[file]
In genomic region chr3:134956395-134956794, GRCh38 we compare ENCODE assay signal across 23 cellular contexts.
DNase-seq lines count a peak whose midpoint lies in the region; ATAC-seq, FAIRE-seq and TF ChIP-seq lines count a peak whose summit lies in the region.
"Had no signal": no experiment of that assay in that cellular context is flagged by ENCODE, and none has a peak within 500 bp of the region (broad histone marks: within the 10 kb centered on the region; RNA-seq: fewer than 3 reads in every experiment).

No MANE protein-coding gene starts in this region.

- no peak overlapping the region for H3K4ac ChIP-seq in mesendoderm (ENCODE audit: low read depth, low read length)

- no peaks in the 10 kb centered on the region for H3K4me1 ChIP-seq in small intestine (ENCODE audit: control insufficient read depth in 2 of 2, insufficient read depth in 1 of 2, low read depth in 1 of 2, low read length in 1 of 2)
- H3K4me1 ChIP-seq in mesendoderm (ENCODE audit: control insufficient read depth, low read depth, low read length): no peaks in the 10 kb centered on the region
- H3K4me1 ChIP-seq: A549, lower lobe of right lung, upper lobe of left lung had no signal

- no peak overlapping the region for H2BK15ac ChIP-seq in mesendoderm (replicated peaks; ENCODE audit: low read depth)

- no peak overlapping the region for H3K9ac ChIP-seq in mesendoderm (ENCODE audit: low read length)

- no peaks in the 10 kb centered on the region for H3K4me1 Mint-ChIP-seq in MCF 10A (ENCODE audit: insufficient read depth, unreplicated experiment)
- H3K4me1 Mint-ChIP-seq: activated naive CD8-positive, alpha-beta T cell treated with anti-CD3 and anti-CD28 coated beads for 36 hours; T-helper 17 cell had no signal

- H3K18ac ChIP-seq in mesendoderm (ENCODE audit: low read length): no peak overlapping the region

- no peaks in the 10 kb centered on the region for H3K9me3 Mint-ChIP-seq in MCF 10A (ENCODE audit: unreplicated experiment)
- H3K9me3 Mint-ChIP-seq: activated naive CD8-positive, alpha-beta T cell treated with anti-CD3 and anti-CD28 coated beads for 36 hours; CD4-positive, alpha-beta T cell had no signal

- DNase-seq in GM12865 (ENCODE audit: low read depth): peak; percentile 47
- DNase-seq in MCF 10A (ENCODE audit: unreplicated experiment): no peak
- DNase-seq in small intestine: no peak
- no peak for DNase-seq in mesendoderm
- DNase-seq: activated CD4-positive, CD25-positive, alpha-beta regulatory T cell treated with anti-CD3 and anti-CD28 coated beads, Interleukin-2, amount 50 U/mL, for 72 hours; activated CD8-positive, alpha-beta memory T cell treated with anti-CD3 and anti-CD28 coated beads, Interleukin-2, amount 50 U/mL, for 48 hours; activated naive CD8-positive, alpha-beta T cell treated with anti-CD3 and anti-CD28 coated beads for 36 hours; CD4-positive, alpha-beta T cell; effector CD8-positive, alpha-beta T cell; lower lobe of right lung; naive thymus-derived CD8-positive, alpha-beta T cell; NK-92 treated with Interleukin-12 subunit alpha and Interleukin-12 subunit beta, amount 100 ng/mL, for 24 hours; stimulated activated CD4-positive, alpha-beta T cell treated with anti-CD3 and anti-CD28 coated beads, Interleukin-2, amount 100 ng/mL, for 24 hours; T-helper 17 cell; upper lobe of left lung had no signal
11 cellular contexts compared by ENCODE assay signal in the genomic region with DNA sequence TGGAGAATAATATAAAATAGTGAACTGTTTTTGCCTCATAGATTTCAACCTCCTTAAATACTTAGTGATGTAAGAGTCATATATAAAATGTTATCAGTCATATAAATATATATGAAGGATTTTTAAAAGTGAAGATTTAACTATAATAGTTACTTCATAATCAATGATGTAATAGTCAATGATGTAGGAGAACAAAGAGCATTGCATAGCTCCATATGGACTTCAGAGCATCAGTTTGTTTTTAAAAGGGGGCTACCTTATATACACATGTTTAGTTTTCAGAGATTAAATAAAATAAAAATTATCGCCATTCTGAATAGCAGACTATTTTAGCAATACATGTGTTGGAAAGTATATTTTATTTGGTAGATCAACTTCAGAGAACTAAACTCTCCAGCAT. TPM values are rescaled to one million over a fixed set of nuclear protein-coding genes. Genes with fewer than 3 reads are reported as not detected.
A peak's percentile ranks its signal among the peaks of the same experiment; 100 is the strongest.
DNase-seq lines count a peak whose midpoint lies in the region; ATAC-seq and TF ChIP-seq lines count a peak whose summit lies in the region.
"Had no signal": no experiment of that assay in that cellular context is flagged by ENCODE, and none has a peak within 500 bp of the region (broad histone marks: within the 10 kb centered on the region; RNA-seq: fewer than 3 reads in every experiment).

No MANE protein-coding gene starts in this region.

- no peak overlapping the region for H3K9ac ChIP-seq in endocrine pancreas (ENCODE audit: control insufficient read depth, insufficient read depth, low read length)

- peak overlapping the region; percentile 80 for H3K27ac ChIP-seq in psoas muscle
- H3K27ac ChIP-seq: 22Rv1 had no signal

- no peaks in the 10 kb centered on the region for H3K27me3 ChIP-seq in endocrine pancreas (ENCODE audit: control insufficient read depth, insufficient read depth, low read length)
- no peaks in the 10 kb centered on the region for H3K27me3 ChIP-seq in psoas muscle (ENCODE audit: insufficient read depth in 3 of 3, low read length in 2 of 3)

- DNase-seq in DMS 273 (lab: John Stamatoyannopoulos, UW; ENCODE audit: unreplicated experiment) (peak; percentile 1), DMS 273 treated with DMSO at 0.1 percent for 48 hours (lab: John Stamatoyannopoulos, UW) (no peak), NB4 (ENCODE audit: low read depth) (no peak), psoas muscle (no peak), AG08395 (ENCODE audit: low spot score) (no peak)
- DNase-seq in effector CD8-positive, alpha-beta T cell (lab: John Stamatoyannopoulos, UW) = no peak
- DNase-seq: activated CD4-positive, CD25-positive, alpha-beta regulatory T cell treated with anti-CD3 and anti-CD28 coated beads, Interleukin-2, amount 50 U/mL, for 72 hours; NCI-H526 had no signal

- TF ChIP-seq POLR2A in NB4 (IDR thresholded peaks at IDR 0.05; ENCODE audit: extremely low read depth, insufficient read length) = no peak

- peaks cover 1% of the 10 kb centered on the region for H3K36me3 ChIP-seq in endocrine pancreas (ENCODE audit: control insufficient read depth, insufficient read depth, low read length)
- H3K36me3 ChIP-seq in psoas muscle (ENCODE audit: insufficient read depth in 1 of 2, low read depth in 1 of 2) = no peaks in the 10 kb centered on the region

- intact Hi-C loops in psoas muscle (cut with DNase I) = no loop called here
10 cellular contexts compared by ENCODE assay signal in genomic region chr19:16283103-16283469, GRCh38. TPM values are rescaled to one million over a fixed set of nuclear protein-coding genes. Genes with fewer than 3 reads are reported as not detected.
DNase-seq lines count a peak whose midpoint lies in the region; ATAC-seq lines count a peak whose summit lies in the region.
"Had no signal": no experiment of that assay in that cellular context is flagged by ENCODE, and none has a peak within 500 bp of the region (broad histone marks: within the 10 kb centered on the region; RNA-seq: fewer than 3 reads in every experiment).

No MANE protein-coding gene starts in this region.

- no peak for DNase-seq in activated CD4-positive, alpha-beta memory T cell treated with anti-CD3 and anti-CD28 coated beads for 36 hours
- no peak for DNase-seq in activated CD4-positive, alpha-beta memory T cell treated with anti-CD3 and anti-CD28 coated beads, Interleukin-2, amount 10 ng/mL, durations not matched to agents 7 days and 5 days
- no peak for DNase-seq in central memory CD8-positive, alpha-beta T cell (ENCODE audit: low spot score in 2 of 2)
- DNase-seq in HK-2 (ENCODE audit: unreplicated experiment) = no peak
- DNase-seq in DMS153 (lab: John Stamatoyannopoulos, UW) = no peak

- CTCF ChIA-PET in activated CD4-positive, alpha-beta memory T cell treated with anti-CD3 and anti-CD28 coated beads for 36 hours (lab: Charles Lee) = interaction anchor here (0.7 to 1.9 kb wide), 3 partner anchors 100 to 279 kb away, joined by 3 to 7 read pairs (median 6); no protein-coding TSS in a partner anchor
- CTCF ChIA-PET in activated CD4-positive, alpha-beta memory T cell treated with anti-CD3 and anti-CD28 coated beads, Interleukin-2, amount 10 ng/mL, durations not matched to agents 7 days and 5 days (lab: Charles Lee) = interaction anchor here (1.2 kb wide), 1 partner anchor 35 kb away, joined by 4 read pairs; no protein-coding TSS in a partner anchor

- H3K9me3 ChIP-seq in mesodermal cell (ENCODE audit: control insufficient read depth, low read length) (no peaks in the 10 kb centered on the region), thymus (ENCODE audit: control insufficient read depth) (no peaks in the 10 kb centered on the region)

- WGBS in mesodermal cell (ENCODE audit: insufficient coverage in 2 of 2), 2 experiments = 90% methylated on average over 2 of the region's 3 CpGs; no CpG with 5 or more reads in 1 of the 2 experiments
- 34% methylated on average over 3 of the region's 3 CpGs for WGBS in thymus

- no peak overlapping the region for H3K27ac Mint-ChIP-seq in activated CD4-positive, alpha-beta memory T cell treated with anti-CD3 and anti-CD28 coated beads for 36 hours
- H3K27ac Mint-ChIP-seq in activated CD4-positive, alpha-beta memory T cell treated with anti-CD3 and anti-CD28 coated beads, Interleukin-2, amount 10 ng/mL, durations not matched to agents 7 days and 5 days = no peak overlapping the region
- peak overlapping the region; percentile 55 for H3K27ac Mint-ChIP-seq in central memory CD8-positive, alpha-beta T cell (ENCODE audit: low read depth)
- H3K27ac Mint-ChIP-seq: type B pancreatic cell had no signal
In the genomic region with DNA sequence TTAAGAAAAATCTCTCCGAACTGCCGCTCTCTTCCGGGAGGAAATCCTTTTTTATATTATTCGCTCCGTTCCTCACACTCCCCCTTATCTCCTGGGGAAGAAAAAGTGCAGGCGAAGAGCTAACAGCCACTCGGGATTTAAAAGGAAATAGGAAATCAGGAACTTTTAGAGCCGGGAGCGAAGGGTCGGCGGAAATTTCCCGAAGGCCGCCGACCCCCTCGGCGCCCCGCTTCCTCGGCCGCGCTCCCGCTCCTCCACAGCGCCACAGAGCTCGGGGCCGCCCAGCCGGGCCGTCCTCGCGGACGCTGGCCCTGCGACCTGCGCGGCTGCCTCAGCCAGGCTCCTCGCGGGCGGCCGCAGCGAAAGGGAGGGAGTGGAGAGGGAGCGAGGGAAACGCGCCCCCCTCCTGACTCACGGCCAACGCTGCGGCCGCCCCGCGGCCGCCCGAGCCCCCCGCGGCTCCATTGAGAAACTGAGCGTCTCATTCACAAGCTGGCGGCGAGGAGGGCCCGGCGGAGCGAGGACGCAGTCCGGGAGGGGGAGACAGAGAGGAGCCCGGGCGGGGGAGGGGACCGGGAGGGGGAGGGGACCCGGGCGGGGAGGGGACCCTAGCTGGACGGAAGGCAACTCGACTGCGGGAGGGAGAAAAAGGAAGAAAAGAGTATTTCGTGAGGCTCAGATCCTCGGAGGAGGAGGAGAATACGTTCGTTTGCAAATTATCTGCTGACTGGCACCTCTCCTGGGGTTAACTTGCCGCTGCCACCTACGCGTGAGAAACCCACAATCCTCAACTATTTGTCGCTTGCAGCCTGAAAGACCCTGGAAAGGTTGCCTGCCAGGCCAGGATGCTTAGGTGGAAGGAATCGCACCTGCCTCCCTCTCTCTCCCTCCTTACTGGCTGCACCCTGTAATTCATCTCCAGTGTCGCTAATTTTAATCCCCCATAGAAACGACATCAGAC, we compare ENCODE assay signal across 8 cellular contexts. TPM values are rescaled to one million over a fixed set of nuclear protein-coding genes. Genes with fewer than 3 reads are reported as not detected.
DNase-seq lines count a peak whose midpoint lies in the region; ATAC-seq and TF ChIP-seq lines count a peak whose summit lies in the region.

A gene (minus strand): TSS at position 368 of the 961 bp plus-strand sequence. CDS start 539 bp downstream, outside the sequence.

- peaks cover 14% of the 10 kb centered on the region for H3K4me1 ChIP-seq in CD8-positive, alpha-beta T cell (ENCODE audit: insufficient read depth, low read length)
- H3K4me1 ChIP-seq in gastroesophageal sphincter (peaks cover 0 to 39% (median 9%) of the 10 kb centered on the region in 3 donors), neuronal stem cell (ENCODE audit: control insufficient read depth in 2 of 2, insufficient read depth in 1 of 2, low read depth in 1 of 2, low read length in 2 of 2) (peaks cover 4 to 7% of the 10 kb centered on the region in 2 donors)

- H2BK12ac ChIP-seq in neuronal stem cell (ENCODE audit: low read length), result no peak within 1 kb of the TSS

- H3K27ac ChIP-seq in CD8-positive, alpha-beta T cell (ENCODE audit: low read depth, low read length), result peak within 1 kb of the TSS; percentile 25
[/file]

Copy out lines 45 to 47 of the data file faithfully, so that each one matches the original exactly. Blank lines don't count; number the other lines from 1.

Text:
- DNase-seq in HK-2 (ENCODE audit: unreplicated experiment) = no peak
- DNase-seq in DMS153 (lab: John Stamatoyannopoulos, UW) = no peak

- CTCF ChIA-PET in activated CD4-positive, alpha-beta memory T cell treated with anti-CD3 and anti-CD28 coated beads for 36 hours (lab: Charles Lee) = interaction anchor here (0.7 to 1.9 kb wide), 3 partner anchors 100 to 279 kb away, joined by 3 to 7 read pairs (median 6); no protein-coding TSS in a partner anchor